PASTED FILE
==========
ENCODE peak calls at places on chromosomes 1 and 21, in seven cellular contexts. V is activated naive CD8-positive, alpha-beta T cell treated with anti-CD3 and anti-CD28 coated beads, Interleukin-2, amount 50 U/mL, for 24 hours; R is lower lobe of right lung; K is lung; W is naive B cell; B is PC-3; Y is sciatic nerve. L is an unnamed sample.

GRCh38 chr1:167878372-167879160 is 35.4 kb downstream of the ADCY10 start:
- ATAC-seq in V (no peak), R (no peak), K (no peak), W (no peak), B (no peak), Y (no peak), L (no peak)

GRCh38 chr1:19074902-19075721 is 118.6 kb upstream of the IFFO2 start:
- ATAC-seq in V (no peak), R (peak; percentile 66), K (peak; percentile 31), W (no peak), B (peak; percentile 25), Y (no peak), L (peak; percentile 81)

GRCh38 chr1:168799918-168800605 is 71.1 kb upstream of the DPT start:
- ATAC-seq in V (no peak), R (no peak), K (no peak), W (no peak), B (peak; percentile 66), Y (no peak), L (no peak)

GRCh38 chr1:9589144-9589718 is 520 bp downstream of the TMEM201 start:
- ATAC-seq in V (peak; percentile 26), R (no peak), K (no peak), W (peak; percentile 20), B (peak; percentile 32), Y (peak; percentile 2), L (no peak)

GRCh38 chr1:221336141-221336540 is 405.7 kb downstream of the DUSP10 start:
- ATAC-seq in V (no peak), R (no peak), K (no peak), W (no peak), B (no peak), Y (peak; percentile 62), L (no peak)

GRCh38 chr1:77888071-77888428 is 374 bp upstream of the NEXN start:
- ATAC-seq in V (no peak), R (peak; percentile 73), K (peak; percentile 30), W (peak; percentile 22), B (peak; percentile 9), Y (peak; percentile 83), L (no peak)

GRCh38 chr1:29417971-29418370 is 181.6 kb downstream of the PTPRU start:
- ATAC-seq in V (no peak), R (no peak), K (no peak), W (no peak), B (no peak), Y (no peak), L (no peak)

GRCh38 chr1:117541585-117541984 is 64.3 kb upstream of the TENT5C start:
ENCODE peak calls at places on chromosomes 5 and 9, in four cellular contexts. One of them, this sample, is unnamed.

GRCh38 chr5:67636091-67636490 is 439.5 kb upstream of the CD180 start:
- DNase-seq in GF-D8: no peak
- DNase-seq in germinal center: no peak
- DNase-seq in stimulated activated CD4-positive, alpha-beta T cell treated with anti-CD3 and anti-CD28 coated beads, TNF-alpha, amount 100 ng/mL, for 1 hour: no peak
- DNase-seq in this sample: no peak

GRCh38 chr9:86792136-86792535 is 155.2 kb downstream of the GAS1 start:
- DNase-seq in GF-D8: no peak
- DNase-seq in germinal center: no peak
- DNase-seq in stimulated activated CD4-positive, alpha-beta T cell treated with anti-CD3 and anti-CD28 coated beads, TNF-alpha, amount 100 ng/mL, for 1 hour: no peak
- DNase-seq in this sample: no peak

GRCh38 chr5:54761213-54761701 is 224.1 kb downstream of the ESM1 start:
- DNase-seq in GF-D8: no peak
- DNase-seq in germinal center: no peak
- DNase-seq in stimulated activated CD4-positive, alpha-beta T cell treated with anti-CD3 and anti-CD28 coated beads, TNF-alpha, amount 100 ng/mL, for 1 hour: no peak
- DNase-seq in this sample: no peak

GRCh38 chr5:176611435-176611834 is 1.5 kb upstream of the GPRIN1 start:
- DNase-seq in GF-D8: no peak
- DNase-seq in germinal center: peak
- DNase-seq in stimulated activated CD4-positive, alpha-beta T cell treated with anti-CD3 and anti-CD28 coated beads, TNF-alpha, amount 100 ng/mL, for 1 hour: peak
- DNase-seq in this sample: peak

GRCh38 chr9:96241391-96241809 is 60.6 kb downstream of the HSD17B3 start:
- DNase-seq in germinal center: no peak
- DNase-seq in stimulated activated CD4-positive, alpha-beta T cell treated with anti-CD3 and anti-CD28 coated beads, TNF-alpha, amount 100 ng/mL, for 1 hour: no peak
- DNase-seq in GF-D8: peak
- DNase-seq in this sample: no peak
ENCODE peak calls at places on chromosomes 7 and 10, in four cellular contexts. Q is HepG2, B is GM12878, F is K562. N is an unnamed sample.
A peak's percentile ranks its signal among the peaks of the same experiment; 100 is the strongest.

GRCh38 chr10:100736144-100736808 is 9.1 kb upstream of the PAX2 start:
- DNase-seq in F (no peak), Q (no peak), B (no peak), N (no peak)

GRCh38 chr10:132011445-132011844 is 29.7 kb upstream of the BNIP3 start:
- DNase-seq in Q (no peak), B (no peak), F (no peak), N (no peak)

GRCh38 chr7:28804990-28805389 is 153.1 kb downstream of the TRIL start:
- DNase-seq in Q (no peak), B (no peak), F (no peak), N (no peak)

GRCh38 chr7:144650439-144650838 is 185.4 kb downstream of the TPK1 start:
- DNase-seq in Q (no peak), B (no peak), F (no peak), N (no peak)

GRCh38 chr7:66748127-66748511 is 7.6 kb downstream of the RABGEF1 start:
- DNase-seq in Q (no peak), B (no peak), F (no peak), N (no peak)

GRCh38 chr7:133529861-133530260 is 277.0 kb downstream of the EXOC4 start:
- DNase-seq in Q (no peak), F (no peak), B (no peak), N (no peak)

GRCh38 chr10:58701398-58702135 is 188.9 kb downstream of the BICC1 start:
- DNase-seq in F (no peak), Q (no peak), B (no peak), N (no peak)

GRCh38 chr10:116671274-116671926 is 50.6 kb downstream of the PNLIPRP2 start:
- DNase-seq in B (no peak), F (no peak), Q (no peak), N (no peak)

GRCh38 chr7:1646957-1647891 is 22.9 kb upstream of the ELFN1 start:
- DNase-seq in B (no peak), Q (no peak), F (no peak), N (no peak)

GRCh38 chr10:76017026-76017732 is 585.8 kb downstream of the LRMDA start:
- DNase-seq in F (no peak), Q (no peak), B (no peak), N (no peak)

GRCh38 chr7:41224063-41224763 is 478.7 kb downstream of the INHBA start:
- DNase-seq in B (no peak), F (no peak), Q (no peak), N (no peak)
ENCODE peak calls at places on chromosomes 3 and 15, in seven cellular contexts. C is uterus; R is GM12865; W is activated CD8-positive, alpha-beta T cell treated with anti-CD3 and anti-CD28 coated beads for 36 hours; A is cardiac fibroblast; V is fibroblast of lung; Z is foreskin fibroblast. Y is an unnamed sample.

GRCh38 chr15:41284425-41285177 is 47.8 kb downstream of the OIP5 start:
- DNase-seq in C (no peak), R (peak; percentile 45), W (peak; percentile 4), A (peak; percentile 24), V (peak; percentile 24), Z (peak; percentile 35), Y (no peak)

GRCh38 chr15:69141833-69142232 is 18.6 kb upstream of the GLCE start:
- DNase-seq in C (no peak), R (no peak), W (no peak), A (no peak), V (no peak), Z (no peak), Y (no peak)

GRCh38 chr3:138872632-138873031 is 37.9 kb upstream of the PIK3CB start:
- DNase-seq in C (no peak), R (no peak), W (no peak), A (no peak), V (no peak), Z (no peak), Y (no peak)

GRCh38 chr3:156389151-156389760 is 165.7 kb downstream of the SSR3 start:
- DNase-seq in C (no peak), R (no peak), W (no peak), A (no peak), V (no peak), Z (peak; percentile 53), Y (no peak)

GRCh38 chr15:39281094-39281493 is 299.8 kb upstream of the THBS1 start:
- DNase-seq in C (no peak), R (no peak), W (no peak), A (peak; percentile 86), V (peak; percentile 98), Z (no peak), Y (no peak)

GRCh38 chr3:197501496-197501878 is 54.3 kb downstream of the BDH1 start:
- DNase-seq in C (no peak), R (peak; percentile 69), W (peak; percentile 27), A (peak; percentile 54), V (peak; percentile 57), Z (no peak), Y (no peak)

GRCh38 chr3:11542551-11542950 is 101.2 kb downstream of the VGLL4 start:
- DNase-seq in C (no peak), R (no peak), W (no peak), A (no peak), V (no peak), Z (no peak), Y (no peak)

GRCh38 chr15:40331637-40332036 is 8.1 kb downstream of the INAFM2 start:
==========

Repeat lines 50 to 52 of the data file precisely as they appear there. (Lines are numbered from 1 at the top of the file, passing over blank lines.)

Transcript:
- DNase-seq in Q (no peak), B (no peak), F (no peak), N (no peak)

GRCh38 chr7:144650439-144650838 is 185.4 kb downstream of the TPK1 start:
- DNase-seq in Q (no peak), B (no peak), F (no peak), N (no peak)